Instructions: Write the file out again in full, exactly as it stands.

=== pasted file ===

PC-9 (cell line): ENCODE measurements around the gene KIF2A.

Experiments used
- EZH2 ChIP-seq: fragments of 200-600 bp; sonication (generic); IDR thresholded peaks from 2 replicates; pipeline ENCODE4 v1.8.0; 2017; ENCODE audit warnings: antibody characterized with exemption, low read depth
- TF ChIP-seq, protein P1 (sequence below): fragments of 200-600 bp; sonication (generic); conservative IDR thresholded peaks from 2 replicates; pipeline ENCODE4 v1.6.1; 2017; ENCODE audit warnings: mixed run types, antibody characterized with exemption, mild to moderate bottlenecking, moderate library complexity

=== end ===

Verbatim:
PC-9 (cell line): ENCODE measurements around the gene KIF2A.

Experiments used
- EZH2 ChIP-seq: fragments of 200-600 bp; sonication (generic); IDR thresholded peaks from 2 replicates; pipeline ENCODE4 v1.8.0; 2017; ENCODE audit warnings: antibody characterized with exemption, low read depth
- TF ChIP-seq, protein P1 (sequence below): fragments of 200-600 bp; sonication (generic); conservative IDR thresholded peaks from 2 replicates; pipeline ENCODE4 v1.6.1; 2017; ENCODE audit warnings: mixed run types, antibody characterized with exemption, mild to moderate bottlenecking, moderate library complexity